Sunday, September 6, 2015 - Lawsuits that have been building against the matchmaking website Ashley Madison could be headed to multidistrict litigation after one of the plaintiffs filed a motion to transfer the cases into multidistrict litigation. The plaintiff, which was the first to file suit against the website company, has designated Missouri as the state in which they wish the lawsuits to be consolidated in the motion filed with the Judicial Panel on Multidistrict Litigation (JPML).
Plaintiffs have filed suit against Avid Life Media claim that the data breach that affected the company and released personal information for millions of users affiliated with the Ashley Madison website resulted in personal information for those members to be compromised. There are currently at least five such lawsuits pending around the country, many of which would likely join into the multidistrict litigation if the motion to transfer is granted.
The motion to transfer claims that the lawsuits claim common questions of fact and were all filed at similar times after the hackers unloaded 10 gigabytes of user data from the Ashley Madison website. The federal court requested to host the multidistrict litigation is the Eastern District of Missouri District court, as that is where the first lawsuits against Ashley Madison was filed.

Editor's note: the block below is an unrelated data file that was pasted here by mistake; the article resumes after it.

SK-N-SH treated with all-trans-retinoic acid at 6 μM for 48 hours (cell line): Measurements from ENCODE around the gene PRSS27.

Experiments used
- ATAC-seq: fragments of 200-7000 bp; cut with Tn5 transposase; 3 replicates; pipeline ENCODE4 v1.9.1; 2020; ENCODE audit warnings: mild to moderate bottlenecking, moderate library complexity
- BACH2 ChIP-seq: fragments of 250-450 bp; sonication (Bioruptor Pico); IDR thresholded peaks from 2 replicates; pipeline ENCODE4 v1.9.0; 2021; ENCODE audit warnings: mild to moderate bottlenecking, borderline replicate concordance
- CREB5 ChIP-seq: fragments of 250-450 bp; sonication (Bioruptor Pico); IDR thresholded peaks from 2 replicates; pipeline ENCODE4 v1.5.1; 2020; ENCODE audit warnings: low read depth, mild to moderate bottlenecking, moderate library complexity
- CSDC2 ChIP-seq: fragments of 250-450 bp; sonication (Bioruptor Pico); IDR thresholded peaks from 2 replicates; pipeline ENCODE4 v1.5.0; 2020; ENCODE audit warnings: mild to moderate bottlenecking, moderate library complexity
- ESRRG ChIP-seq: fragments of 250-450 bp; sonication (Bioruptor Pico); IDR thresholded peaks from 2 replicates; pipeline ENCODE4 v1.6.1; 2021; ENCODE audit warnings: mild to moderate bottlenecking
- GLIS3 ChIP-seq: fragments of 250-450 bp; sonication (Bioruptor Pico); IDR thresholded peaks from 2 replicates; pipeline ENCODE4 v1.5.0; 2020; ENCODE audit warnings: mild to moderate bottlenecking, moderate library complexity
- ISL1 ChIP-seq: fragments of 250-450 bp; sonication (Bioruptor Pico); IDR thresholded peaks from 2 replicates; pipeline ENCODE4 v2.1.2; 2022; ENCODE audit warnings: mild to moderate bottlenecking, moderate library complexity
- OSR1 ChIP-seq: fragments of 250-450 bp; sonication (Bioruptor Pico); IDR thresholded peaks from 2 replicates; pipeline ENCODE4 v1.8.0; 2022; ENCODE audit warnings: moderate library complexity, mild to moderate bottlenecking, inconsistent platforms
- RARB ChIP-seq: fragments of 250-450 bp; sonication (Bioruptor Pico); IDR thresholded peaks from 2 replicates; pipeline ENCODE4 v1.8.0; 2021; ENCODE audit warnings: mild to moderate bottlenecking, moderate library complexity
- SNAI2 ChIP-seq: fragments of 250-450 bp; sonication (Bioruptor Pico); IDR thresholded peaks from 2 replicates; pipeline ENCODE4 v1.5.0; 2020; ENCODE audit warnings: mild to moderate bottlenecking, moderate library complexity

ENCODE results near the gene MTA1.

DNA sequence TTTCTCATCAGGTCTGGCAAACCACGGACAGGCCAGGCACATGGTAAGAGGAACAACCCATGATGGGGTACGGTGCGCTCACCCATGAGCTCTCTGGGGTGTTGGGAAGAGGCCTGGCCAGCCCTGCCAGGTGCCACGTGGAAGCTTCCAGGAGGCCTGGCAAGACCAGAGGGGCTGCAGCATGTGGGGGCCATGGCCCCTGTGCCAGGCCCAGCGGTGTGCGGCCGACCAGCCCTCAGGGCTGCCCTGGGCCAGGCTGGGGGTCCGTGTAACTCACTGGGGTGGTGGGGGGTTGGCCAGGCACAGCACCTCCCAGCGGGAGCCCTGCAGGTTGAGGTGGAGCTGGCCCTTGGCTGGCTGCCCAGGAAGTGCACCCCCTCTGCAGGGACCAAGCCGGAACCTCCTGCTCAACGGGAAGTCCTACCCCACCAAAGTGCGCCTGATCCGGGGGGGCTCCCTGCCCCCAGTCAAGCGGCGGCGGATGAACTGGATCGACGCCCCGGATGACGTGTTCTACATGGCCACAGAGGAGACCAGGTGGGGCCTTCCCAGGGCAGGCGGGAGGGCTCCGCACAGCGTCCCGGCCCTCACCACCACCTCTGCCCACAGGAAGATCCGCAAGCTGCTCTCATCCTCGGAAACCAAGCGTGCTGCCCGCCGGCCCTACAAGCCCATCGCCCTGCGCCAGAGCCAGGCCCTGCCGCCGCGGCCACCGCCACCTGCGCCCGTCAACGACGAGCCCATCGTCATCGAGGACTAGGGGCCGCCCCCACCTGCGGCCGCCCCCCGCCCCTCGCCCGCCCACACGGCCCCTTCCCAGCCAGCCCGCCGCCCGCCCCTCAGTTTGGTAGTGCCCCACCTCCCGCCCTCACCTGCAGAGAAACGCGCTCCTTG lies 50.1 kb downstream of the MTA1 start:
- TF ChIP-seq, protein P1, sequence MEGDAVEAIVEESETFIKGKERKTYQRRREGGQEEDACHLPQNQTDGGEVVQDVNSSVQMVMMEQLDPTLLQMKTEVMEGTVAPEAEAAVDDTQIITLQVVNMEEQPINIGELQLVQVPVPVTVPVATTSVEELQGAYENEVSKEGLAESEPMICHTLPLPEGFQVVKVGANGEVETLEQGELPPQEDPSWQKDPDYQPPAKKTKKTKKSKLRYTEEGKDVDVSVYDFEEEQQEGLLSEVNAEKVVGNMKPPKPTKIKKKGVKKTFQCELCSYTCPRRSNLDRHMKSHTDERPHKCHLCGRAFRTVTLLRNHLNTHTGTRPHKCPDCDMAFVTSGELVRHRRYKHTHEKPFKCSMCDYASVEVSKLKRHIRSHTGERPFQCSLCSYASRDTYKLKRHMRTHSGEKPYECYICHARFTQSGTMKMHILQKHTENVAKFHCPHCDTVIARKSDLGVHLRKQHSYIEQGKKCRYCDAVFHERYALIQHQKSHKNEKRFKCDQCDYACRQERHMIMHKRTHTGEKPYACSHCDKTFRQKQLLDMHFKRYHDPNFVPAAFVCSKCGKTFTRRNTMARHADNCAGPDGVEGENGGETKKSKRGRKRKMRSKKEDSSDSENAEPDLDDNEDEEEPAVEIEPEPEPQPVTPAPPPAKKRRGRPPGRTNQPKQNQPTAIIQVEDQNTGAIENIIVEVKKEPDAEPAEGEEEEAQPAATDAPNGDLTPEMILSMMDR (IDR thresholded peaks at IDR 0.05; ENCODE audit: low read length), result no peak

The website Ashleymadison.com was a matchmaking site that focused on married couples hoping to have an affair. The service would match up people who signed up on the site and advertised their handling of private information as secure to paying customers. The company‘s database was first hacked in July, and shortly thereafter the parent company of Ashley Madison Avid Life Media announced to its users that the emails associated with their account had been compromised. Though no financial information about the customers has been divulged, the nature of the website made the leaking of emails to be notably damaging for those who held accounts with Ashley Madison.
Avid Life Media, which is a company based in Canada, has reportedly offered 500,000 Canadian dollars for any information about the hackers that committed the data breach and subsequent dump. The hackers made themselves known only as a group called "Impact Team" and have not been apprehended to date. Avid Life also runs a series of similar websites, including Cougar Life and Established Men, that they claim were not affected by the data hack. The Ashley Madison website is still active as well, though it lost a good deal of popularity after the data breach.
The motion to transfer notes Missouri‘s geographical location in the middle of the country as a convenient place to base the litigation in as it will minimize travel from other parts of the U.S. Additional lawsuits have already been filed in Alabama, California and Texas in addition to the initial suit filed in Missouri. There are some factors that may get in the way of the JPML certifying the lawsuits, such as their low number of pending cases, but the plaintiffs that filed the motion to transfer has appealed to the panel to focus on the elements that do pertain to an MDL certification, such as the timing of the cases and the convenience consolidation will offer the litigation process for all the lawsuits. The date for the Hearing Session for this motion to transfer has not yet been announced.